SALEM — The role of the individual parish in the Archdiocese of Boston, which has been the foundation of the Catholic church in this area for more than a century, is about to change. And the change could start here in Salem.
Next month, Cardinal Sean O’Malley will announce the first phase of a pastoral plan that has been two years in the making. It will start with the designation of about a dozen working collaboratives, or groupings of parishes, within the Archdiocese.
Salem’s four Catholic churches — Immaculate Conception, St. Anne, St. James and St. John the Baptist — are under consideration to be in that first phase, a select group that will lay out a path for the rest of the Archdiocese to follow over the next five years, a top church official said last night.
“Nobody is further along in the (planning) process,” the Rev. Paul Soper, director of pastoral planning for the Archdiocese, told more than 150 Catholics packed into a school hall at Immaculate Conception Church last night. “We’re really hoping you guys are willing to be a phase-one collaborative.”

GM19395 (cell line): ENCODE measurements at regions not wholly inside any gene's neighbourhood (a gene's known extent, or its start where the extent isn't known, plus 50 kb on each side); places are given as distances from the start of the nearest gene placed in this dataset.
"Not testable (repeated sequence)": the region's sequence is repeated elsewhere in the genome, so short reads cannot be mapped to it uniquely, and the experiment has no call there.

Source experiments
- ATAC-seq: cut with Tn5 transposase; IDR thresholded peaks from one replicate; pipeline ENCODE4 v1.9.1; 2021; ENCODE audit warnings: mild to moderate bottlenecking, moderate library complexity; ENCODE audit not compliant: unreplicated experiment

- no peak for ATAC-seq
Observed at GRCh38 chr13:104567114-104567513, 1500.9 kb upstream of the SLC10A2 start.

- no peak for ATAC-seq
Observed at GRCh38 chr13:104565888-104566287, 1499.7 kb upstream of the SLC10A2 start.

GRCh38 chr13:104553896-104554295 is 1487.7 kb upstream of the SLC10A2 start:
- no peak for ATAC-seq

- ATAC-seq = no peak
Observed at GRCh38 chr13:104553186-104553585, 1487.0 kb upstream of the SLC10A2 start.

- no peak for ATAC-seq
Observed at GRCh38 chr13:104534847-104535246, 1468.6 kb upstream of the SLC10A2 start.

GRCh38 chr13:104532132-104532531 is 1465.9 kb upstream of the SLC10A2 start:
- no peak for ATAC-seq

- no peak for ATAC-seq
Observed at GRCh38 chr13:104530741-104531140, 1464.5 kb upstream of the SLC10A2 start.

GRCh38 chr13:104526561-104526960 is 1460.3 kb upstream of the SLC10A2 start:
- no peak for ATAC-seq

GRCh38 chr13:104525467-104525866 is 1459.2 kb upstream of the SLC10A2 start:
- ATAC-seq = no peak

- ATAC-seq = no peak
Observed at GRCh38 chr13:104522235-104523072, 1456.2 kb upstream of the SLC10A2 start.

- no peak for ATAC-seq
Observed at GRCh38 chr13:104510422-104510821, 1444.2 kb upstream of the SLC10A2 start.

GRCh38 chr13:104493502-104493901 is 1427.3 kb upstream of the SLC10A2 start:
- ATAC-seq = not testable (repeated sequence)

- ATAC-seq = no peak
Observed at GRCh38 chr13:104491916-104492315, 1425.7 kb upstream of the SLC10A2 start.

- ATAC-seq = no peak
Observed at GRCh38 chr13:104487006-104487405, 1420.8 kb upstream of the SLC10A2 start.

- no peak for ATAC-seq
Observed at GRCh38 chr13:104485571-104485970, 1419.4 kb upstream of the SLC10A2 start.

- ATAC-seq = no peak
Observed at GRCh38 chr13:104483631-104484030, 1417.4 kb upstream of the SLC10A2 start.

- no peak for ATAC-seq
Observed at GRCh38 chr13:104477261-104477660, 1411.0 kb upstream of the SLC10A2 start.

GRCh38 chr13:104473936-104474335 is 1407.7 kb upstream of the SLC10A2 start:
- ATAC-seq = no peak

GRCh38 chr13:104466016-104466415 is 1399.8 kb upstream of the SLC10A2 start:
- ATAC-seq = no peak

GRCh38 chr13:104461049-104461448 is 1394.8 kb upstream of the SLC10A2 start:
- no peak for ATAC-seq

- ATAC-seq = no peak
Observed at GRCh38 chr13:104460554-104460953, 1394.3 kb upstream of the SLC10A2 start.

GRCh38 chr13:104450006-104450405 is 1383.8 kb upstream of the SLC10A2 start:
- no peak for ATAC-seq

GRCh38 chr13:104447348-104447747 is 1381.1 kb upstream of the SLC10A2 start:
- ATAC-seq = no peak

Soper stressed, however, that the decision will be made by the cardinal.
This shift to collaboratives is an admission by the Archdiocese that the mass closing of parishes in 2004 was a failure.
This is a restructuring of parishes, rather than shuttering, but it represents an attempt to deal with the same problems the church faced a decade ago: dwindling Mass attendance, fewer priests and weak finances.
It is an effort, Soper said, to make parishes stronger by pooling resources, and to allow the Archdiocese, through these collaboratives, to focus on its most important job: recruitment of new Catholics and growing the church.
Even so, the collaborative strategy raises a new set of concerns, many of which were voiced last night by an audience made up largely of older Catholics.